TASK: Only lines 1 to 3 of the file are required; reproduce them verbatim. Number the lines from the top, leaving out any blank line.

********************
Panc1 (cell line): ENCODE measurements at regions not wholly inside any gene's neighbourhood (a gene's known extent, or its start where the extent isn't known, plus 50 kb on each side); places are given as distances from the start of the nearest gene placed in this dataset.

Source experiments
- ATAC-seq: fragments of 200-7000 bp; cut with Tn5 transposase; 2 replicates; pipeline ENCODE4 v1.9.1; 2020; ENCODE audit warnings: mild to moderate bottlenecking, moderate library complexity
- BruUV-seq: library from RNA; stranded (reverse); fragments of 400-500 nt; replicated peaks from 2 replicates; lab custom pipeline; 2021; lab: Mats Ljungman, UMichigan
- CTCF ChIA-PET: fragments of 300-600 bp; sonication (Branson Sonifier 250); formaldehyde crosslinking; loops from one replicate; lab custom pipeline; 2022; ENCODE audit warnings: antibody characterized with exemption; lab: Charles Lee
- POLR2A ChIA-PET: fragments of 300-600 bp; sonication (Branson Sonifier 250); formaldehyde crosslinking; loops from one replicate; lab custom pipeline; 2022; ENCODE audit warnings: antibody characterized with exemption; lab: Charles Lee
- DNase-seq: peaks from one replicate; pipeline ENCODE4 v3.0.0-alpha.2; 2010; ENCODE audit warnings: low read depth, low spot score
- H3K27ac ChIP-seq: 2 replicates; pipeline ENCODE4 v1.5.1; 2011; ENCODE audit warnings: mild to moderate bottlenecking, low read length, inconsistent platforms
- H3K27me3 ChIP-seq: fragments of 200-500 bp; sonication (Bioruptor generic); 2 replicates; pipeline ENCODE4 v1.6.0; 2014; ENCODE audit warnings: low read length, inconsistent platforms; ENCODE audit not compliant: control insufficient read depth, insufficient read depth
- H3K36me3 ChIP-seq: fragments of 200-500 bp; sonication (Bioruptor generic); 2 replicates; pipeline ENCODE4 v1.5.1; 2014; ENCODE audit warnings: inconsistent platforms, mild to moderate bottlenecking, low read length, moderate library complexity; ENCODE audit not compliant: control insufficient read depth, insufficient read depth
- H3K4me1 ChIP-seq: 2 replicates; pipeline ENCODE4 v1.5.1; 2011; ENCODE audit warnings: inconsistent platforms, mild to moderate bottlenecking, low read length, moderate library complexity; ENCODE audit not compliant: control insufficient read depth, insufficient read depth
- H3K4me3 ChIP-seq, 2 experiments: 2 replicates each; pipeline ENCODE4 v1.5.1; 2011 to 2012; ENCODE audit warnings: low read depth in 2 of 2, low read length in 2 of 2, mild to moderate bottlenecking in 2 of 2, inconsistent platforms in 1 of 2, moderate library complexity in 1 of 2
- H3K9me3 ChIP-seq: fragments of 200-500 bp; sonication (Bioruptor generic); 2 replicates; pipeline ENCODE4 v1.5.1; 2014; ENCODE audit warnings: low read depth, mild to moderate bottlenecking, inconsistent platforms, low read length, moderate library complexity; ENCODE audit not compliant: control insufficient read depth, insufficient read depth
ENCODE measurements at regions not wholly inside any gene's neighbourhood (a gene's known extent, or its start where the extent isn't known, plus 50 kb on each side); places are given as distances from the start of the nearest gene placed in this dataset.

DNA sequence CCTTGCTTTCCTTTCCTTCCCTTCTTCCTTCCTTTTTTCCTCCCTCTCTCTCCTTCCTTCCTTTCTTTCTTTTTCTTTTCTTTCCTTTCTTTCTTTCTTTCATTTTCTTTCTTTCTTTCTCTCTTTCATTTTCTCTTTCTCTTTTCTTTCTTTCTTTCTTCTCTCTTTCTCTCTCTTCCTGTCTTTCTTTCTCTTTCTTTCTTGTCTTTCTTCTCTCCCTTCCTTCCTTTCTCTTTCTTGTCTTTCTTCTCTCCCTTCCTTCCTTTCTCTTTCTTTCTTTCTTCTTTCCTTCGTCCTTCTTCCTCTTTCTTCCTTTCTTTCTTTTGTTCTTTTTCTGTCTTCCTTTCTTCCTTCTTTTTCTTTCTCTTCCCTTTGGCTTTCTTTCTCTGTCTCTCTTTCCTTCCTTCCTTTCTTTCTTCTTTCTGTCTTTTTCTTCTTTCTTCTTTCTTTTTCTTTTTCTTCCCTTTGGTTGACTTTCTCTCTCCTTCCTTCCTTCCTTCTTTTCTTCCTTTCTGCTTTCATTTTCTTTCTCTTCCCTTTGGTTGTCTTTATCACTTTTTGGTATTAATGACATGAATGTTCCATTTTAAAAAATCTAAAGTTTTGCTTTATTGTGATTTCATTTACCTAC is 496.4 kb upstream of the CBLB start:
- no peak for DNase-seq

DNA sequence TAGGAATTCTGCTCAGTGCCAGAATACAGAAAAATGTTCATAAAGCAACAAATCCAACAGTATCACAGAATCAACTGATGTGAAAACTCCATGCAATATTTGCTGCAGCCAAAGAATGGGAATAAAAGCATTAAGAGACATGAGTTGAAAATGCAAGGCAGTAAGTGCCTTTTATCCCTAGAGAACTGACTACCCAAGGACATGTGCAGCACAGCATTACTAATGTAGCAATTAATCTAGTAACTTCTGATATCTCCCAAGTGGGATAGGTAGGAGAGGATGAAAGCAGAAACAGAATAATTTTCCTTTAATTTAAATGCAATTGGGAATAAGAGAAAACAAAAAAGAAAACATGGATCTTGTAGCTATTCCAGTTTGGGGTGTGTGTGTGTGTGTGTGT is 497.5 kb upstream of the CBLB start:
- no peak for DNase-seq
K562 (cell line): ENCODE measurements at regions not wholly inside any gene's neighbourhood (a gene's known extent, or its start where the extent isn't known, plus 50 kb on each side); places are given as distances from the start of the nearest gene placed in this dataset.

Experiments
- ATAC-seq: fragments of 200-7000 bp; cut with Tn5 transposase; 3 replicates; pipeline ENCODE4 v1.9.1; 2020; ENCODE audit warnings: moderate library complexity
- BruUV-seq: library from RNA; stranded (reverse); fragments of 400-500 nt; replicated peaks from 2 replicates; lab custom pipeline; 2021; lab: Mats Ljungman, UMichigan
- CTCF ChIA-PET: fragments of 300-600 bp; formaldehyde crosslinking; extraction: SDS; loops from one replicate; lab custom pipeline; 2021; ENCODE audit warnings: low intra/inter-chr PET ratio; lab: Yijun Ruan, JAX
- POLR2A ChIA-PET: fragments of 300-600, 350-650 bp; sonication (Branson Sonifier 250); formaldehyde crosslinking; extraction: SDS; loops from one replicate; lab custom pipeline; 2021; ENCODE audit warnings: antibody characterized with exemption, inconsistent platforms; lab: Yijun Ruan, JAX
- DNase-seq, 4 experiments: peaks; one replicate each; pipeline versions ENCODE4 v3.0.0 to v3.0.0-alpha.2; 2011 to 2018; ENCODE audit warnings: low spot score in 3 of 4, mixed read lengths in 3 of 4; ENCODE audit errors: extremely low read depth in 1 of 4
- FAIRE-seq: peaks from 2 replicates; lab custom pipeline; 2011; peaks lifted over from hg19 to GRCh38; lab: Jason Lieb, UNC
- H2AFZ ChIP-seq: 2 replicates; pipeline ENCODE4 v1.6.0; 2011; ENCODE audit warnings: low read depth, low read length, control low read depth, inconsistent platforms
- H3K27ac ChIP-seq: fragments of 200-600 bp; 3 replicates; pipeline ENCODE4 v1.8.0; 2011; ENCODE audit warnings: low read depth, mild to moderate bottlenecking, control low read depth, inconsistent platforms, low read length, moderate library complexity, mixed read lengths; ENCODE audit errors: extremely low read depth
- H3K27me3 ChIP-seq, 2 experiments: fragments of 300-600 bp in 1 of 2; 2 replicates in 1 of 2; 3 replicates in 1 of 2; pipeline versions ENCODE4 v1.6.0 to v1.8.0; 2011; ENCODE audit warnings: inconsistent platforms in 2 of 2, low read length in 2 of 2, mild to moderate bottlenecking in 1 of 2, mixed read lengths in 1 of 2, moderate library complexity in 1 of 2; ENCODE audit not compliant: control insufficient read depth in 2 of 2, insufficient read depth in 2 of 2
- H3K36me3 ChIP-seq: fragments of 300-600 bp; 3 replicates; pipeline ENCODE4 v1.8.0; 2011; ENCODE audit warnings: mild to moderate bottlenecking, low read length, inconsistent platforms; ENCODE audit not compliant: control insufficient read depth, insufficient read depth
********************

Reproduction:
Panc1 (cell line): ENCODE measurements at regions not wholly inside any gene's neighbourhood (a gene's known extent, or its start where the extent isn't known, plus 50 kb on each side); places are given as distances from the start of the nearest gene placed in this dataset.

Source experiments
- ATAC-seq: fragments of 200-7000 bp; cut with Tn5 transposase; 2 replicates; pipeline ENCODE4 v1.9.1; 2020; ENCODE audit warnings: mild to moderate bottlenecking, moderate library complexity